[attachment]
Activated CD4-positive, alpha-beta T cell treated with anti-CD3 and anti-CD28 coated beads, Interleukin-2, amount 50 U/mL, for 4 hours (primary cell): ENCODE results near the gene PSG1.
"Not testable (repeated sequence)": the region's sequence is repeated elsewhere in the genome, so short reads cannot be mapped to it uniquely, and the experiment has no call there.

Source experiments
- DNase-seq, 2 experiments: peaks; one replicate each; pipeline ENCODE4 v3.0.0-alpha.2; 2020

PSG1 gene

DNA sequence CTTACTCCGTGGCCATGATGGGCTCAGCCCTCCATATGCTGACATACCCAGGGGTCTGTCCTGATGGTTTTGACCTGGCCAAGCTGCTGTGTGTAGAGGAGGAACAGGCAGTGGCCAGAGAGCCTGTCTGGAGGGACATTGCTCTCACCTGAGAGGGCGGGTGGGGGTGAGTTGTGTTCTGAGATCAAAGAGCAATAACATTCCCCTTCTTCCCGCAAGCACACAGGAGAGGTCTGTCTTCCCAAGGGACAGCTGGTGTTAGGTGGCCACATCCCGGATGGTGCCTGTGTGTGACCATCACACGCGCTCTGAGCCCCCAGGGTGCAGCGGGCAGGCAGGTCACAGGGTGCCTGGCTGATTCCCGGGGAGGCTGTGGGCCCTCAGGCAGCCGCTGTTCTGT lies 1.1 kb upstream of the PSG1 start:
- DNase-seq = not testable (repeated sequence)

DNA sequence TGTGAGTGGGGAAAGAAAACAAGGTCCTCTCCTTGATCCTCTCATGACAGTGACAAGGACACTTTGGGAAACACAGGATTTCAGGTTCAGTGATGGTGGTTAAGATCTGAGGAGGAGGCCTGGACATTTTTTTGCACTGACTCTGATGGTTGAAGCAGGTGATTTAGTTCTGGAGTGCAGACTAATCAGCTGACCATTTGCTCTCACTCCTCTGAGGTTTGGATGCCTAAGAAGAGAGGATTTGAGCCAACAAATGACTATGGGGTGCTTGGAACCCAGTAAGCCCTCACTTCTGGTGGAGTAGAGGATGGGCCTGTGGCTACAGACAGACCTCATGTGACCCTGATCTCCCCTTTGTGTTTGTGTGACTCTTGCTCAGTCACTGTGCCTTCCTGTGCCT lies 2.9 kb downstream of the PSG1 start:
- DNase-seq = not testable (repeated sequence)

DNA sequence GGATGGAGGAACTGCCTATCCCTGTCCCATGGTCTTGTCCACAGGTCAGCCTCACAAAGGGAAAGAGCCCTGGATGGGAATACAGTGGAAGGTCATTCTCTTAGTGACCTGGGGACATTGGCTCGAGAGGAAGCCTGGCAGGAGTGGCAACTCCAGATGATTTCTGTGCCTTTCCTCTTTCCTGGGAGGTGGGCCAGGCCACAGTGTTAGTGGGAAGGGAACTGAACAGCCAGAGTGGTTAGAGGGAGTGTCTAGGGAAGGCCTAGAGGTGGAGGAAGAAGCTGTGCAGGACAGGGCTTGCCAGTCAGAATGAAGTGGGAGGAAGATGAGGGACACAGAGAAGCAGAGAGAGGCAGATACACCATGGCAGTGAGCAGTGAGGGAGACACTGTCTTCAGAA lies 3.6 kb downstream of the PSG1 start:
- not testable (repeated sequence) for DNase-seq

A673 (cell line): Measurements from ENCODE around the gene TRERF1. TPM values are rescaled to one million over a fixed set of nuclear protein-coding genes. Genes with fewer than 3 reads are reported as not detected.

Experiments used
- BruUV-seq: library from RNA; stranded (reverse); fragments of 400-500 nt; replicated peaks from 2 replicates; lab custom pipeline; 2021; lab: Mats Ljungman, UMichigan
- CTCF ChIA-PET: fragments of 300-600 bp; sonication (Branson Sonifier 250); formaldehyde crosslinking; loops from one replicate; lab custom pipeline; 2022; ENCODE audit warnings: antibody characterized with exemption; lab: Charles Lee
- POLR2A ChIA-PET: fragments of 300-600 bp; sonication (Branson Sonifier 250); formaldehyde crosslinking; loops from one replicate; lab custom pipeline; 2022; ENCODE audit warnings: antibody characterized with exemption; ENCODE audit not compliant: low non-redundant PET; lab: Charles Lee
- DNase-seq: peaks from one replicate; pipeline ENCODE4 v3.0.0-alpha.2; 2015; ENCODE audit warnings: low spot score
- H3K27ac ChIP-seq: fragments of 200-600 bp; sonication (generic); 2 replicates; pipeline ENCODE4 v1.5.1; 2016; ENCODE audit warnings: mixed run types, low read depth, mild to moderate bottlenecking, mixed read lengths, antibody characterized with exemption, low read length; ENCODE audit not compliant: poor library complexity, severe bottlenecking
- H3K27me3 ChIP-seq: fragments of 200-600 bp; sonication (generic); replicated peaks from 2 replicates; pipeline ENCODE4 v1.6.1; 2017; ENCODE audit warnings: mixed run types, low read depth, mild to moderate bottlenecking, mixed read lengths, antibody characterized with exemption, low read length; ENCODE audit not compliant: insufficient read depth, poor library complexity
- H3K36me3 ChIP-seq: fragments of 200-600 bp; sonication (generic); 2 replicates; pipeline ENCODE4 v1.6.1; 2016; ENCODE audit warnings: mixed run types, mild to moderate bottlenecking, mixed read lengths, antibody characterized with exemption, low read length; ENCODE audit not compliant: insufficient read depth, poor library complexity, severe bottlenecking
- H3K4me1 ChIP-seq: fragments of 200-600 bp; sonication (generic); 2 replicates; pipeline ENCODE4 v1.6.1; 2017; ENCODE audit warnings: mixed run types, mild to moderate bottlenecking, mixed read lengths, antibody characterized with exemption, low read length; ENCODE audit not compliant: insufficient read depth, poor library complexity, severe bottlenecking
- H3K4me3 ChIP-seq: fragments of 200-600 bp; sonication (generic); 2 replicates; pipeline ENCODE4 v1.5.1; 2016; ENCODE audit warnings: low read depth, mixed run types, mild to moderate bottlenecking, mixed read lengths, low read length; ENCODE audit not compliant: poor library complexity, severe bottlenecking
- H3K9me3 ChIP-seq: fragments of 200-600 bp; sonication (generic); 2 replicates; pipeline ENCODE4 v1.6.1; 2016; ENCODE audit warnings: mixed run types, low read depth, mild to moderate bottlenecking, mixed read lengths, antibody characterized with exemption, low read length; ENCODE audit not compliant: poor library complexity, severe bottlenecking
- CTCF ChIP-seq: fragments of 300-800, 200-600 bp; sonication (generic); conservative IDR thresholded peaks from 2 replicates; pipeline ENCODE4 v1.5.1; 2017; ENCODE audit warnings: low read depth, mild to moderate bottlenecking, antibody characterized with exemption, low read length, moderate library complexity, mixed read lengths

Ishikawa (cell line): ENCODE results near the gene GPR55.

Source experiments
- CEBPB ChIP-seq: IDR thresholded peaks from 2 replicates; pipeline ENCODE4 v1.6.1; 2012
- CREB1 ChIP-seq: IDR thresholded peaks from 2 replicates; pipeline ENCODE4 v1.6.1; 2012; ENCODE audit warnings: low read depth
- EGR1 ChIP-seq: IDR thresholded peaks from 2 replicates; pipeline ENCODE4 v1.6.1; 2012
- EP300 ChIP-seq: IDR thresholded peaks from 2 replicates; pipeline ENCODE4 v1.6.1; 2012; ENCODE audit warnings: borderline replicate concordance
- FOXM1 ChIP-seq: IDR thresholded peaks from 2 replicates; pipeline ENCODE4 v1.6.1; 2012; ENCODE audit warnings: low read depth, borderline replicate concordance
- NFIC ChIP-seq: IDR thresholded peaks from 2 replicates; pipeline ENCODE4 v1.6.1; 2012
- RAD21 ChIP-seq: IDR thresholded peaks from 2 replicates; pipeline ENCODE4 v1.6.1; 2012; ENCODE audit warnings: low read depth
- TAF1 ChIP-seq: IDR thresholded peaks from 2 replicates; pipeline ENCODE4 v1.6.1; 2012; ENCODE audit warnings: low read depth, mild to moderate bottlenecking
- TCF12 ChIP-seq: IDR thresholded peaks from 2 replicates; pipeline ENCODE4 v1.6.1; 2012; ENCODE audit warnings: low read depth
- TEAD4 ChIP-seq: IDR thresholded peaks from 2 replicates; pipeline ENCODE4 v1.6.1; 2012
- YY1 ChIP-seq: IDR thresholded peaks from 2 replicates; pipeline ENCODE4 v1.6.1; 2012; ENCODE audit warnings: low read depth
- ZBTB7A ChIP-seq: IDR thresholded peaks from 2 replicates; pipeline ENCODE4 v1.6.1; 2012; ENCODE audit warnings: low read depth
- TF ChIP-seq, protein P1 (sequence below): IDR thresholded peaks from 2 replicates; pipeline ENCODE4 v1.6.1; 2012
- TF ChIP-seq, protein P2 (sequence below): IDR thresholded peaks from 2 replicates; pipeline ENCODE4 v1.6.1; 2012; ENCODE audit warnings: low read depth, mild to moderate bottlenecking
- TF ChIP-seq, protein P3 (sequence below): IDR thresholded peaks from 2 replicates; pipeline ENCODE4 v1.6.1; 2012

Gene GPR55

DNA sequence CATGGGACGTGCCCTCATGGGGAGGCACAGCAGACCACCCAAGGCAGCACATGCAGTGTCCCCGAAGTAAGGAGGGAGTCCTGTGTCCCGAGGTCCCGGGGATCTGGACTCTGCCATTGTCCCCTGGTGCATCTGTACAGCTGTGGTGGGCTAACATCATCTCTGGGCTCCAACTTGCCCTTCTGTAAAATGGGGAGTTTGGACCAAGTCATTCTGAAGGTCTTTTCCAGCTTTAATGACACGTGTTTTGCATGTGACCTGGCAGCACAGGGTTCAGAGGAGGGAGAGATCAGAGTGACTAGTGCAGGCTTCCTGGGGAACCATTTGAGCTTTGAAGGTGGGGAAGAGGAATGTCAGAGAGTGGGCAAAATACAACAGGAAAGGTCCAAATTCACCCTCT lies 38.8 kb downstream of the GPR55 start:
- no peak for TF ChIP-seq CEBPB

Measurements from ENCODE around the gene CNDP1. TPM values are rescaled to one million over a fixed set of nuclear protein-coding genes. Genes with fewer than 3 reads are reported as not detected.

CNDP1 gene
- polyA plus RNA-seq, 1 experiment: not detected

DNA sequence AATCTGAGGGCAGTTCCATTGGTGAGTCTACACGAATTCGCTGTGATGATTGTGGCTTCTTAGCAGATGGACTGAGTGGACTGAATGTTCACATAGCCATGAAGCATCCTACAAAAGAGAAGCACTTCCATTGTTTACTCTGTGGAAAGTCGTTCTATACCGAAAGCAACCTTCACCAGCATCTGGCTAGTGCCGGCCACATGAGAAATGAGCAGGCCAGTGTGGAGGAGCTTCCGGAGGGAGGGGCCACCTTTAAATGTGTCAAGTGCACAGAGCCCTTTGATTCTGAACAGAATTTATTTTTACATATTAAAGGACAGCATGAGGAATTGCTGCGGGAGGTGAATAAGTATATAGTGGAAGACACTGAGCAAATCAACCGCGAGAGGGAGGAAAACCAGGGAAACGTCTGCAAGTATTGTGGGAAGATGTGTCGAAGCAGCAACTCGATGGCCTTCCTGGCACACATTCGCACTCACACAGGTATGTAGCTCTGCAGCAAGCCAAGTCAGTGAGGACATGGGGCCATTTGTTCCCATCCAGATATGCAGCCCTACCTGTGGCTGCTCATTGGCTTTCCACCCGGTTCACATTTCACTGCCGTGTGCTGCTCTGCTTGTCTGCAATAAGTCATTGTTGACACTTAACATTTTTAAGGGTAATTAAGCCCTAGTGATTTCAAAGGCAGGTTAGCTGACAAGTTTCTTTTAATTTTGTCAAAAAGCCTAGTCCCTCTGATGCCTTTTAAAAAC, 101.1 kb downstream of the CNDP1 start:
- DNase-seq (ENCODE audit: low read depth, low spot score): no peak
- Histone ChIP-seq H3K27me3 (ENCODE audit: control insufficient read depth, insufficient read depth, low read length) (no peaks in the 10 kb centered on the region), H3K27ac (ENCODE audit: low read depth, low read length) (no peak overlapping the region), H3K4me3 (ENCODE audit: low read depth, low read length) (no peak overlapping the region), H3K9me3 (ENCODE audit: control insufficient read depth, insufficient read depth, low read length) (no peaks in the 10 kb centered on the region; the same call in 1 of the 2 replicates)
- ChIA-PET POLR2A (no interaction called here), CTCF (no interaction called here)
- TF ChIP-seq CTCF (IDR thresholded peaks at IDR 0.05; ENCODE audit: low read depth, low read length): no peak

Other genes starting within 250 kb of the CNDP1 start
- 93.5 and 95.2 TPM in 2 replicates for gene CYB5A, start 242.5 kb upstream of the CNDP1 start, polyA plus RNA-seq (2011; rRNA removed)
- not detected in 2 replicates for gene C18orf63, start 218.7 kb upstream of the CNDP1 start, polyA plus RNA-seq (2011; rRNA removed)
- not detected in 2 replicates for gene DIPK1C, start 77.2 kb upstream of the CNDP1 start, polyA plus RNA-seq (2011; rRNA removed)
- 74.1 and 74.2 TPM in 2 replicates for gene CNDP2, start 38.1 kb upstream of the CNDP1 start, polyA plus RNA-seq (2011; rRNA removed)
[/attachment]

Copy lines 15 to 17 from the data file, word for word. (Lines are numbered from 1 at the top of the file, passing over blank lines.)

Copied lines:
- CTCF ChIA-PET: fragments of 300-600 bp; sonication (Branson Sonifier 250); formaldehyde crosslinking; loops from one replicate; lab custom pipeline; 2022; ENCODE audit warnings: antibody characterized with exemption; lab: Charles Lee
- POLR2A ChIA-PET: fragments of 300-600 bp; sonication (Branson Sonifier 250); formaldehyde crosslinking; loops from one replicate; lab custom pipeline; 2022; ENCODE audit warnings: antibody characterized with exemption; ENCODE audit not compliant: low non-redundant PET; lab: Charles Lee
- DNase-seq: peaks from one replicate; pipeline ENCODE4 v3.0.0-alpha.2; 2015; ENCODE audit warnings: low spot score